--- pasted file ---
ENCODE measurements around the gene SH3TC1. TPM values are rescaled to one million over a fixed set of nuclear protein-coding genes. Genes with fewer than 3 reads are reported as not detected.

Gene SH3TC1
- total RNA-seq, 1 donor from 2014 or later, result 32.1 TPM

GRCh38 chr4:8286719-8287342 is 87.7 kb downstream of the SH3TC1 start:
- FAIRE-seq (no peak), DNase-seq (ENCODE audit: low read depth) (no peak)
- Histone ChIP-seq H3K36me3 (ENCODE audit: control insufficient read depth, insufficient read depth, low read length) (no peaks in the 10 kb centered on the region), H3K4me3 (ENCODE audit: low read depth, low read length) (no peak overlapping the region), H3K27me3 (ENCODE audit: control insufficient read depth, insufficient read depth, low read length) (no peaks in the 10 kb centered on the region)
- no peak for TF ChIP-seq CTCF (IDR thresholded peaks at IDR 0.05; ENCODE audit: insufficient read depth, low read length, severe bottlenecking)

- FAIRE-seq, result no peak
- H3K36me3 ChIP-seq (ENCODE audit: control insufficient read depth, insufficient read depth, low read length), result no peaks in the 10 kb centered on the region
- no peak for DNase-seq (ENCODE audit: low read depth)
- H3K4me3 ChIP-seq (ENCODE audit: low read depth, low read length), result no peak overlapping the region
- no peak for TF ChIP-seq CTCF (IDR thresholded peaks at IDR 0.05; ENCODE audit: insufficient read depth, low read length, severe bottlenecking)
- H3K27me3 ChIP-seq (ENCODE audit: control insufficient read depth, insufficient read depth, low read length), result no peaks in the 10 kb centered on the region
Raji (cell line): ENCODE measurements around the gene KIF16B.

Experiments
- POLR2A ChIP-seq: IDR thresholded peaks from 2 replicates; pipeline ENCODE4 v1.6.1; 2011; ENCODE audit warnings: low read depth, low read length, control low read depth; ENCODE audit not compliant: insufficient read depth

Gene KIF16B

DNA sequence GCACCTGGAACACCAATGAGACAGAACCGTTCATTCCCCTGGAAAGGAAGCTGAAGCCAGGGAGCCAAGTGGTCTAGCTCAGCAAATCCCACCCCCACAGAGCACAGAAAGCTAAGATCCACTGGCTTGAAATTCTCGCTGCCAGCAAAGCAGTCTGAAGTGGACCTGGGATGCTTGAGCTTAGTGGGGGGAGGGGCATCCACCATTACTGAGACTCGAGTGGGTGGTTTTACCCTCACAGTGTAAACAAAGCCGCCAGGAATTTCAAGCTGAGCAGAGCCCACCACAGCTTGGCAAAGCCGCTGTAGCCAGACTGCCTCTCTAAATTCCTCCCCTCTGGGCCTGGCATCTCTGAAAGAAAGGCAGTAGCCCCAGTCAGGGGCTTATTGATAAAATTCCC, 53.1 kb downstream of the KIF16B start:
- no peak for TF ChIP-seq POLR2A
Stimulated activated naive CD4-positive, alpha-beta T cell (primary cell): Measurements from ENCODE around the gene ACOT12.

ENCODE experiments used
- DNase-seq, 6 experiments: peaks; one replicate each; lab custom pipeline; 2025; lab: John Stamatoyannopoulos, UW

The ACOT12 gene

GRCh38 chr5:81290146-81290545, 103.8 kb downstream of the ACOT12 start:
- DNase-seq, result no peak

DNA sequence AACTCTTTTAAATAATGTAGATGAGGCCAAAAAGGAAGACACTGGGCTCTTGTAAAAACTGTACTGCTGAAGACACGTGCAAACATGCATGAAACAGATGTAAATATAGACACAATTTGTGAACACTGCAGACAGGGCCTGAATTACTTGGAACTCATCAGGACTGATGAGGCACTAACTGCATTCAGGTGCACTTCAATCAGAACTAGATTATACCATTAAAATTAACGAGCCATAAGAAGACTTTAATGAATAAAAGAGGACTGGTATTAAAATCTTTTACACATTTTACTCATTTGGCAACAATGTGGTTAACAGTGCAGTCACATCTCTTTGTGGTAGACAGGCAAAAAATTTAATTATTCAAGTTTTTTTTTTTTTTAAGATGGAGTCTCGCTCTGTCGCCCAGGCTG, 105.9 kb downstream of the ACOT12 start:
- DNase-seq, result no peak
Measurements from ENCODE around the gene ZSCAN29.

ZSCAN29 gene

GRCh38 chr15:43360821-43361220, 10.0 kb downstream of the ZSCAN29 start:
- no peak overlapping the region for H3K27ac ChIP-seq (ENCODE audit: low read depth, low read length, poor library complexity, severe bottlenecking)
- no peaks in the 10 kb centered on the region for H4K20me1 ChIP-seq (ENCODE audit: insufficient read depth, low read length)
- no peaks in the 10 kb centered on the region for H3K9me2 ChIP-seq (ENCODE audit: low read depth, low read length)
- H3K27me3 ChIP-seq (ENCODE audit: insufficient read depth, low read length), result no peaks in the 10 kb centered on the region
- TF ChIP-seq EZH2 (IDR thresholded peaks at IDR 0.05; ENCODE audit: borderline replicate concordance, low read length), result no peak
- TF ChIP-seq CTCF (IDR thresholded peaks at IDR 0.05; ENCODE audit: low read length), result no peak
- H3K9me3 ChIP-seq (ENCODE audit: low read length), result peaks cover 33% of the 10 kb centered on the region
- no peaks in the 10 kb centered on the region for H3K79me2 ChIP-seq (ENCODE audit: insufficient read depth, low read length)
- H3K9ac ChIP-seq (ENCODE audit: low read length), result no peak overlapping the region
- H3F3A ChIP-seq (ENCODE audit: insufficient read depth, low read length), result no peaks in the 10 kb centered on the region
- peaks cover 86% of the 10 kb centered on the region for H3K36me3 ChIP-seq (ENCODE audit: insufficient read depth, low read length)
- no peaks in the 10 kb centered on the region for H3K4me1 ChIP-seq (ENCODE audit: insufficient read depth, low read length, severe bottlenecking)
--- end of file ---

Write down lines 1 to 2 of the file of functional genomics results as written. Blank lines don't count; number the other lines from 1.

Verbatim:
ENCODE measurements around the gene SH3TC1. TPM values are rescaled to one million over a fixed set of nuclear protein-coding genes. Genes with fewer than 3 reads are reported as not detected.

Gene SH3TC1